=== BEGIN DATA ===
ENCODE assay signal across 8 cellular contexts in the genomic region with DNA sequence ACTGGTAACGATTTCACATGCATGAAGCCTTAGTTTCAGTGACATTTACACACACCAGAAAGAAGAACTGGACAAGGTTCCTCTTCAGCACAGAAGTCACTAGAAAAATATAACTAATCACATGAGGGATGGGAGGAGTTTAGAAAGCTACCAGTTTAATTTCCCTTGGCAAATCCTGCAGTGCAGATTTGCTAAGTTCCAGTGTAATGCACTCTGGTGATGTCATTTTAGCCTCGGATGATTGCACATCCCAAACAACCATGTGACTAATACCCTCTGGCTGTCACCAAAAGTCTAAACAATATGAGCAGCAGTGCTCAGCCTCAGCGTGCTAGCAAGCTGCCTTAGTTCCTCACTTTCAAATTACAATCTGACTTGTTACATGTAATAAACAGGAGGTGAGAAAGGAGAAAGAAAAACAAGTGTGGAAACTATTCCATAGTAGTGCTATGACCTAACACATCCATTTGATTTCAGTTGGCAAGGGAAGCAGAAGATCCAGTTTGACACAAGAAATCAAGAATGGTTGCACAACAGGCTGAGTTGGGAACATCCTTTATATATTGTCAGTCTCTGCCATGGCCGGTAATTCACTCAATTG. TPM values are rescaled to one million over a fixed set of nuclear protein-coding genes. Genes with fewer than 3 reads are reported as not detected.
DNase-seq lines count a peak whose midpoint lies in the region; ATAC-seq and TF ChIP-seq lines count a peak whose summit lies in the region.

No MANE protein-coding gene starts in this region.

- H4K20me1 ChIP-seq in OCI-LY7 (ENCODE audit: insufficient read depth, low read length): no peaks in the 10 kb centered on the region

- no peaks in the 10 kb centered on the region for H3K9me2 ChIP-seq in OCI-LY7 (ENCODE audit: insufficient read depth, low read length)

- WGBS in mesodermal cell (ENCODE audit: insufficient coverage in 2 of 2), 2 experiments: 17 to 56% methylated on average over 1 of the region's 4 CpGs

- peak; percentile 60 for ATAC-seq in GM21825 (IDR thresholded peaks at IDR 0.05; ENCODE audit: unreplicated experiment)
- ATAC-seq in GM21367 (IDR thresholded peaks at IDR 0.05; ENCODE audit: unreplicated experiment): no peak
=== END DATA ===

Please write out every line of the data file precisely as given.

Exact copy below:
ENCODE assay signal across 8 cellular contexts in the genomic region with DNA sequence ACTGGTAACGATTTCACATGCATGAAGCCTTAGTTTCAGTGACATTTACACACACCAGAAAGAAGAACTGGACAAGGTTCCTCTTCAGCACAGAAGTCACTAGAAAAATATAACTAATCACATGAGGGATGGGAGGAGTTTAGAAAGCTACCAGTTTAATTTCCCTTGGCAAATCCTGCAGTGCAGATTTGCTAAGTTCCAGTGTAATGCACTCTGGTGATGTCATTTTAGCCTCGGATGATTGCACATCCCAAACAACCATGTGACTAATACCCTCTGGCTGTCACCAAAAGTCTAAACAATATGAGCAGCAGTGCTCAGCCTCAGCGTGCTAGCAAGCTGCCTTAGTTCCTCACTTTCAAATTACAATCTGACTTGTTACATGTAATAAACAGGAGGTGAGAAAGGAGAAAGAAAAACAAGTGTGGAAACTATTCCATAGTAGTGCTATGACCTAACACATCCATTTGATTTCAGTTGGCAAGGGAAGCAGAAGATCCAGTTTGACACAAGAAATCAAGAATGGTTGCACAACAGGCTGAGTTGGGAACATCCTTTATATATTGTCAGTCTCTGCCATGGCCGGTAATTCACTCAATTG. TPM values are rescaled to one million over a fixed set of nuclear protein-coding genes. Genes with fewer than 3 reads are reported as not detected.
DNase-seq lines count a peak whose midpoint lies in the region; ATAC-seq and TF ChIP-seq lines count a peak whose summit lies in the region.

No MANE protein-coding gene starts in this region.

- H4K20me1 ChIP-seq in OCI-LY7 (ENCODE audit: insufficient read depth, low read length): no peaks in the 10 kb centered on the region

- no peaks in the 10 kb centered on the region for H3K9me2 ChIP-seq in OCI-LY7 (ENCODE audit: insufficient read depth, low read length)

- WGBS in mesodermal cell (ENCODE audit: insufficient coverage in 2 of 2), 2 experiments: 17 to 56% methylated on average over 1 of the region's 4 CpGs

- peak; percentile 60 for ATAC-seq in GM21825 (IDR thresholded peaks at IDR 0.05; ENCODE audit: unreplicated experiment)
- ATAC-seq in GM21367 (IDR thresholded peaks at IDR 0.05; ENCODE audit: unreplicated experiment): no peak